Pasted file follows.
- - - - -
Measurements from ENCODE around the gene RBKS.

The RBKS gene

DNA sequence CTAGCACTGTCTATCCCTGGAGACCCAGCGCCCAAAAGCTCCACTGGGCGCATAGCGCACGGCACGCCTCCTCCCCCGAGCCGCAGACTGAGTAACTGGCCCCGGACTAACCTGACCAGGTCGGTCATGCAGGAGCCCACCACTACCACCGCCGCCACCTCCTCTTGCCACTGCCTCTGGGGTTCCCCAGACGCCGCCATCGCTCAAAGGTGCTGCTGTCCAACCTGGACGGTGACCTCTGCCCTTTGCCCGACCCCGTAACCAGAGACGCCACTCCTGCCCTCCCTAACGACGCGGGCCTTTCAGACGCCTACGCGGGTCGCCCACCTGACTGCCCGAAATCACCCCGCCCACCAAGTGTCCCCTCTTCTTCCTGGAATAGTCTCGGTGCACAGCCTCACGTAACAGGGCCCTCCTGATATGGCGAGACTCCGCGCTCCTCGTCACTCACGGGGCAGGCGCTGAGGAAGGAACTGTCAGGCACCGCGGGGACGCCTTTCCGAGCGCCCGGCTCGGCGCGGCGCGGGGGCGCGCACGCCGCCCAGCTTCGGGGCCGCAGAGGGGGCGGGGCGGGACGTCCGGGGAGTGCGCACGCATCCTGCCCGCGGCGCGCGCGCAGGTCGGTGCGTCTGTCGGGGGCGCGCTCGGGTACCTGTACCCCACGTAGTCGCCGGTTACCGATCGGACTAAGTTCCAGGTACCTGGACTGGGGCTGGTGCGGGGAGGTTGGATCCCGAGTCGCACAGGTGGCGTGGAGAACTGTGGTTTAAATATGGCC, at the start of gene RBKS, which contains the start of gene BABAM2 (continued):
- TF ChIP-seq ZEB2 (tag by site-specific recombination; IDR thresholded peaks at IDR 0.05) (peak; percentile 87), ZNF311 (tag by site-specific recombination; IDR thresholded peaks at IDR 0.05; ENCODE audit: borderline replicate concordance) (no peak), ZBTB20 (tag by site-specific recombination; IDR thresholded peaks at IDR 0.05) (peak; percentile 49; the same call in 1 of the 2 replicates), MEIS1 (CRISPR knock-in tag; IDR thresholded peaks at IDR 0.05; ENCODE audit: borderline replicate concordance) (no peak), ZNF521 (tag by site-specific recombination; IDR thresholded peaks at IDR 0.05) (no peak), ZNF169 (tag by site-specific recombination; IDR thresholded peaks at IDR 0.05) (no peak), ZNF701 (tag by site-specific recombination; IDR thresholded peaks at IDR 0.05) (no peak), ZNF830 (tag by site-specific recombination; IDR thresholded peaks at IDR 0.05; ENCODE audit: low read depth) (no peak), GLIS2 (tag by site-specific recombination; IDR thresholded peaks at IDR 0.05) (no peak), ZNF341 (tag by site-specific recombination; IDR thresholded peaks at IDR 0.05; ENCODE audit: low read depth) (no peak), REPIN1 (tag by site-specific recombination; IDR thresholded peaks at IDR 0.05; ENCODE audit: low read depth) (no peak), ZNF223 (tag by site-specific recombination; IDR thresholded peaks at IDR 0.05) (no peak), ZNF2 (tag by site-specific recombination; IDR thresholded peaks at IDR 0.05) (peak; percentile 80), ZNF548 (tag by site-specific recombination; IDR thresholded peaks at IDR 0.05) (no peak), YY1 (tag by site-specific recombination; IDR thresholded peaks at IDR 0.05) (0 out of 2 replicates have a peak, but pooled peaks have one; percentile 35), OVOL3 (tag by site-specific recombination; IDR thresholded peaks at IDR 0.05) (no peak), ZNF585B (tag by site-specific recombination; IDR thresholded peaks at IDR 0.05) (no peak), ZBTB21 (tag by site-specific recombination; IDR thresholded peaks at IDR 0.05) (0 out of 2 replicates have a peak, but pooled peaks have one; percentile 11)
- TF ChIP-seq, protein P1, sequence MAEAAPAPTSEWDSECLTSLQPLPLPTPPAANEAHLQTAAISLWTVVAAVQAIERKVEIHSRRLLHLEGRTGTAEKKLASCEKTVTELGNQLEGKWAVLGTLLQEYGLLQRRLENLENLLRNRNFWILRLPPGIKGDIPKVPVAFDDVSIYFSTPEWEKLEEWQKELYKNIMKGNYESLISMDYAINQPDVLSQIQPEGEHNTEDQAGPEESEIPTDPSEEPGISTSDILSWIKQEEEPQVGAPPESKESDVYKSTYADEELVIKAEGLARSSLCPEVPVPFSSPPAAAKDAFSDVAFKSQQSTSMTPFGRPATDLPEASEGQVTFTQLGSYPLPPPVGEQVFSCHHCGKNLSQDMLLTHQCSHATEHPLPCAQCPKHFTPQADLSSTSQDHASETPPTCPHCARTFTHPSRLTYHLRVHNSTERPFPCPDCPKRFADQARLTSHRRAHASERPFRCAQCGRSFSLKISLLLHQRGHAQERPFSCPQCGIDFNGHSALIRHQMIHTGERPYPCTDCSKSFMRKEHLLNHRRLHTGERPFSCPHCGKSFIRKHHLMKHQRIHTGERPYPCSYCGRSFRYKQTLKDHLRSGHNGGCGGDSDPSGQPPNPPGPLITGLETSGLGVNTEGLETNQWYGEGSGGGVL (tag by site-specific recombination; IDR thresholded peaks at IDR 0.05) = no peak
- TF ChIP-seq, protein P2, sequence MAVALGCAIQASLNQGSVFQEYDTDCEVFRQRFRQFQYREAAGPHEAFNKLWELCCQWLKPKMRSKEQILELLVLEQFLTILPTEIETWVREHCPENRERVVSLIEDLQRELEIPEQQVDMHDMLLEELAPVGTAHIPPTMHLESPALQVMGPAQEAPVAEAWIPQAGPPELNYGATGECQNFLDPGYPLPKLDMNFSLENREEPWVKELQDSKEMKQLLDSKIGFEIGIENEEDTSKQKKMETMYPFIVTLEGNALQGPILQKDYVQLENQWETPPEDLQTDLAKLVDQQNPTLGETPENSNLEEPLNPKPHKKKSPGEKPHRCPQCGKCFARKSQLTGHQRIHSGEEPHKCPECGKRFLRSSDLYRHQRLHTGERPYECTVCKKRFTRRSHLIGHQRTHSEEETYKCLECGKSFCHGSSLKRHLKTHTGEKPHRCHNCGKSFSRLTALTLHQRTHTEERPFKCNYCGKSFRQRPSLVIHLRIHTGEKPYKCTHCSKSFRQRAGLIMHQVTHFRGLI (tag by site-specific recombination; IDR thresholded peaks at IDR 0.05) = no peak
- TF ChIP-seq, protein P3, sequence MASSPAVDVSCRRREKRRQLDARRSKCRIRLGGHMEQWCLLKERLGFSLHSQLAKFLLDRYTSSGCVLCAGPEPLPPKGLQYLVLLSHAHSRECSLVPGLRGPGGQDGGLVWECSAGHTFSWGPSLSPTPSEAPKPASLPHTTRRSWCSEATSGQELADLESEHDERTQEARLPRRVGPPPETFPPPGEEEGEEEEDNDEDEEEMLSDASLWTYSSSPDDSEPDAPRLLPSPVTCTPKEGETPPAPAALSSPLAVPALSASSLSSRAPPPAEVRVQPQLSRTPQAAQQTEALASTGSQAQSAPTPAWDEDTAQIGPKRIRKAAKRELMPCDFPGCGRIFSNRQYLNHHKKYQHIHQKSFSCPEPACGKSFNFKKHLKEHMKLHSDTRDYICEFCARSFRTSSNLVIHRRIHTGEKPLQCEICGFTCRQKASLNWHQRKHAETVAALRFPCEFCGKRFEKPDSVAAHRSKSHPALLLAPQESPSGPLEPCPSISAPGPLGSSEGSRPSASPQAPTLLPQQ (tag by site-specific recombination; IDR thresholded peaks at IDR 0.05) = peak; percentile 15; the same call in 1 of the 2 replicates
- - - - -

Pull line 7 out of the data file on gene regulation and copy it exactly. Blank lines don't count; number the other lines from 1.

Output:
- TF ChIP-seq, protein P3, sequence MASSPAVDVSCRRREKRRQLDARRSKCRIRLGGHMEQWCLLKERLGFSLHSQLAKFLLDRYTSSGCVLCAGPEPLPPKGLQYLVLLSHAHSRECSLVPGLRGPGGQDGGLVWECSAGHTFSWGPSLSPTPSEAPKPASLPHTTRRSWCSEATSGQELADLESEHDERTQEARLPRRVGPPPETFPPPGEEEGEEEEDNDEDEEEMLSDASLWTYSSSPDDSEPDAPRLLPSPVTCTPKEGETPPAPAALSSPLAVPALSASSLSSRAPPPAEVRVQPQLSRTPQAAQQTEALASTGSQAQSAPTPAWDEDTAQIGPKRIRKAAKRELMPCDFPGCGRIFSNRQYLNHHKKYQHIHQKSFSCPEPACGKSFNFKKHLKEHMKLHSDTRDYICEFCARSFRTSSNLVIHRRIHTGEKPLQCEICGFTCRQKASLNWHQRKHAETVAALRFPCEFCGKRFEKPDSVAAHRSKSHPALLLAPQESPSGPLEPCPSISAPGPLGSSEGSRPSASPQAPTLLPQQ (tag by site-specific recombination; IDR thresholded peaks at IDR 0.05) = peak; percentile 15; the same call in 1 of the 2 replicates